Book Covers: Some thoughts for Self-Publishers

Eoin Purcell

A lot of traffic
Comes to this site looking for answers about book covers. Generally, I’m guessing, this is more from self-publishing authors than traditional route publishers. I say this because it is rare for traditional publishers* to leave cover choice to the authors.

I thought I would add some thoughts for those visitors. Feel free to ignore it or to get in touch with questions.

Essentially there are five steps

1) Decide what genre your book fits into
I don’t want to hear that your book is unique. To some degree all books are. Responding that your book is unique indicates either laziness or lack of knowledge of the market you are writing for. Should you be going ahead with this project if that is the case?

Take some time to investigate the market, search for books that have similar themes or writing styles and try and think how you can fit into those genres. The questions you need to ask yourself are, is this a definable genre? That could be as broad as General Fiction if you like, or as narrow as 19th Century British Merchant Shipping if you prefer. But make sure you know what it is.

2) Figure out how you are publishing the book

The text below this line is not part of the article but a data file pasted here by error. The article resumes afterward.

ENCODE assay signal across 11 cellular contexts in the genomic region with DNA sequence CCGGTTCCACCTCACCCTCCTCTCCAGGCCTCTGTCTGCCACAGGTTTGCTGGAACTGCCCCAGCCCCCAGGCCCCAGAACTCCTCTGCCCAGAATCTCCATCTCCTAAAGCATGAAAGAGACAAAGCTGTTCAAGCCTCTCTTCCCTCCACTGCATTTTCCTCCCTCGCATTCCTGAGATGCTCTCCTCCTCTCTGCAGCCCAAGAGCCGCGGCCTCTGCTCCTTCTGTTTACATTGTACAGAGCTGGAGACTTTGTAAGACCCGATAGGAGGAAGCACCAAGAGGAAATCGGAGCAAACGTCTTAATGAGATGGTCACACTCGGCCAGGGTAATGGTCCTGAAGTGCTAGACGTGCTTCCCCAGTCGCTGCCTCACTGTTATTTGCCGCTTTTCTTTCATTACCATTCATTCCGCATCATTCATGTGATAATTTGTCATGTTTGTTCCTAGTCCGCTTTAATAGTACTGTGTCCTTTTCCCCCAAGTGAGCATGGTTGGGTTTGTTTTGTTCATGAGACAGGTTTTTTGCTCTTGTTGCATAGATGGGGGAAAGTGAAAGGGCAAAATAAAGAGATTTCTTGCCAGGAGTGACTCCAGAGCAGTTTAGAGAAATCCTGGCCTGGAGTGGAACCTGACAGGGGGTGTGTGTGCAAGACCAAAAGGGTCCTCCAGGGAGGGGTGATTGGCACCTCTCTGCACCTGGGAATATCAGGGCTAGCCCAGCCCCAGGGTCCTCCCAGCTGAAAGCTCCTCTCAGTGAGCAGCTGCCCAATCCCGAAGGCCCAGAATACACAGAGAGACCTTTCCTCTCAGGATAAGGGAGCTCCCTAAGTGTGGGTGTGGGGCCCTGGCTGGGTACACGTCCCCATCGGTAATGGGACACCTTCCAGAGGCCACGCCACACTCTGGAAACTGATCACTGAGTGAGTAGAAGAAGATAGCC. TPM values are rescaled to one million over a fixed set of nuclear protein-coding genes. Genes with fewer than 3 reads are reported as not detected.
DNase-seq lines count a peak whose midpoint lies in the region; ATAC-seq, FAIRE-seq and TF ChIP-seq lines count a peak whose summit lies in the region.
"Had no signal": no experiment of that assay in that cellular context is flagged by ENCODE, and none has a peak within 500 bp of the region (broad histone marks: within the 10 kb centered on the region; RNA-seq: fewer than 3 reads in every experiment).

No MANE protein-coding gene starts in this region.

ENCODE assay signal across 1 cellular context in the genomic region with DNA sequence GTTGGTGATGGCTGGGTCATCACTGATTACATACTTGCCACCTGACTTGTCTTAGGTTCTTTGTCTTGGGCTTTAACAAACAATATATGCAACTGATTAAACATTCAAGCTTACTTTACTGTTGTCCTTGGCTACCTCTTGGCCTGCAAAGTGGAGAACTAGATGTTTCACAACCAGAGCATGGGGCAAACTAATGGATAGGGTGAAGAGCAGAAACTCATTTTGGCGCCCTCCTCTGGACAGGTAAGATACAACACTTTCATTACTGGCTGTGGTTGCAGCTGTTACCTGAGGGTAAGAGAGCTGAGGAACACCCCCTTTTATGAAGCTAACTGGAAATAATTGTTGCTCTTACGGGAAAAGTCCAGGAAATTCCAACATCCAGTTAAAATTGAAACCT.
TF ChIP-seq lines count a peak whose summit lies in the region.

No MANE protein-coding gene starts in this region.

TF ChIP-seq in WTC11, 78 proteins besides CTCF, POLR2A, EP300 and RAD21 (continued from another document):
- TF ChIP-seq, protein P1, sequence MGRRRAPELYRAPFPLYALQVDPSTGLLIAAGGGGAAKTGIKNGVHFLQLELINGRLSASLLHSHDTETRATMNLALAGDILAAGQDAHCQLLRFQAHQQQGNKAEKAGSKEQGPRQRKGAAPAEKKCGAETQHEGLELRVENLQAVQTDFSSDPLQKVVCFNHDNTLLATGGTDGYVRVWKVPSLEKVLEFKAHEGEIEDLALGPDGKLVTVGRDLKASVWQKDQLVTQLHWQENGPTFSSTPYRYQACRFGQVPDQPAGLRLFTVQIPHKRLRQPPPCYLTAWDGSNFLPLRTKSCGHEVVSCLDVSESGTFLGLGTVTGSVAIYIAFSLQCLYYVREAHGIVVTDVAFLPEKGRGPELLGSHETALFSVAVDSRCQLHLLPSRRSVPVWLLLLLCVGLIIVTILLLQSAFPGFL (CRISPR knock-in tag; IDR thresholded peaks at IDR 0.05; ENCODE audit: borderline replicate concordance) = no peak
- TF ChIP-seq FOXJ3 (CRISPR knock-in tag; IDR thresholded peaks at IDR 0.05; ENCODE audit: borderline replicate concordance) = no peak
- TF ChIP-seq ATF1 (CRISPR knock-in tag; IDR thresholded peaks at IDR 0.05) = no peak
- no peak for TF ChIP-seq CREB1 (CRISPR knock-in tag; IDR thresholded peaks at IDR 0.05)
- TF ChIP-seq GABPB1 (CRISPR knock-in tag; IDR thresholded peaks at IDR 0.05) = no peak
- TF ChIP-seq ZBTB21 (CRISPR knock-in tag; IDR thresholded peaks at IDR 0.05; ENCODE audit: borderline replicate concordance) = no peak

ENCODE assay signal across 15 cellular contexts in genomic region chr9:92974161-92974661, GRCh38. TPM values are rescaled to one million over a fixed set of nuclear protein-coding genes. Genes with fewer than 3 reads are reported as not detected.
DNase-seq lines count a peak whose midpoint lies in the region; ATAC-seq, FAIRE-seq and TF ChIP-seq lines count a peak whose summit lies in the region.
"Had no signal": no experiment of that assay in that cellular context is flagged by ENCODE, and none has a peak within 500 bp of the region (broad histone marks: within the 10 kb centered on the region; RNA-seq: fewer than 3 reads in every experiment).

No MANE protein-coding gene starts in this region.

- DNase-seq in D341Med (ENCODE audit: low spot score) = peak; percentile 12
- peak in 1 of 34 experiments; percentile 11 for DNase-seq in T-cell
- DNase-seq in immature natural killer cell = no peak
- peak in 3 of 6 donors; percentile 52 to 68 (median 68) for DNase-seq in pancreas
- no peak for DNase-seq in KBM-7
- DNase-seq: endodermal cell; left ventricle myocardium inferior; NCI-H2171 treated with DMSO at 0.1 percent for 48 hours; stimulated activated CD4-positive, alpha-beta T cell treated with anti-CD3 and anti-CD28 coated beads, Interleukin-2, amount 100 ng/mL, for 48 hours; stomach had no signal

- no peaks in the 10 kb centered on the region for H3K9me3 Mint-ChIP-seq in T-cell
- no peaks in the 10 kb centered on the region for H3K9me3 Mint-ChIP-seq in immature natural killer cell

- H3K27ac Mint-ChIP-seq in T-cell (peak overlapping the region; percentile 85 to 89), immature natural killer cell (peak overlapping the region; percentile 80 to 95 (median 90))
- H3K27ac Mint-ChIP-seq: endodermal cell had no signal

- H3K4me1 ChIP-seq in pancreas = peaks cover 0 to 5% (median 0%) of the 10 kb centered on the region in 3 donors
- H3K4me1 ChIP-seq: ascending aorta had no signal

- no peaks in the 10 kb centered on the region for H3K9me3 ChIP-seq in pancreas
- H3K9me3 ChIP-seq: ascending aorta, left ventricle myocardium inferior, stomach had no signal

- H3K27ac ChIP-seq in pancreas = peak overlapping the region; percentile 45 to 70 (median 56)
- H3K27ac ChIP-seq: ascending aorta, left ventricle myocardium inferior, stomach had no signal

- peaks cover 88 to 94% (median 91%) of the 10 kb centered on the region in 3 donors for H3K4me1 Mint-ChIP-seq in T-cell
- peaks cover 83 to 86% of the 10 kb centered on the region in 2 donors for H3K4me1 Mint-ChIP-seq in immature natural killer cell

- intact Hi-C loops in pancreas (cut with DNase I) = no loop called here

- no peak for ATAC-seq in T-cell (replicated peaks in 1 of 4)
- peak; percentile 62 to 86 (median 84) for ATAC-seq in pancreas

This may seem trivial, but it will have a direct impact on your work-flow. Some publishing routes are easier than others, some may require you to have cover files ready earlier than internals, some may not offer you customized covers.

Whatever way you choose find our how they want cover files submitted. This will be be as .jpg, .tiff, .psd or perhaps even .pdf. Be sure that they also tell you what DPI and size the image/file should be. All of this information will be vital to making the cover look perfect at the final stages.

I’d use this opportunity to ask them about paper weights and make decisions about gloss, matt or demi-gloss stock. No option is necessarily the right one, but each has its uses. As with 1) take some time to search out the types and styles of covers that your competition favours.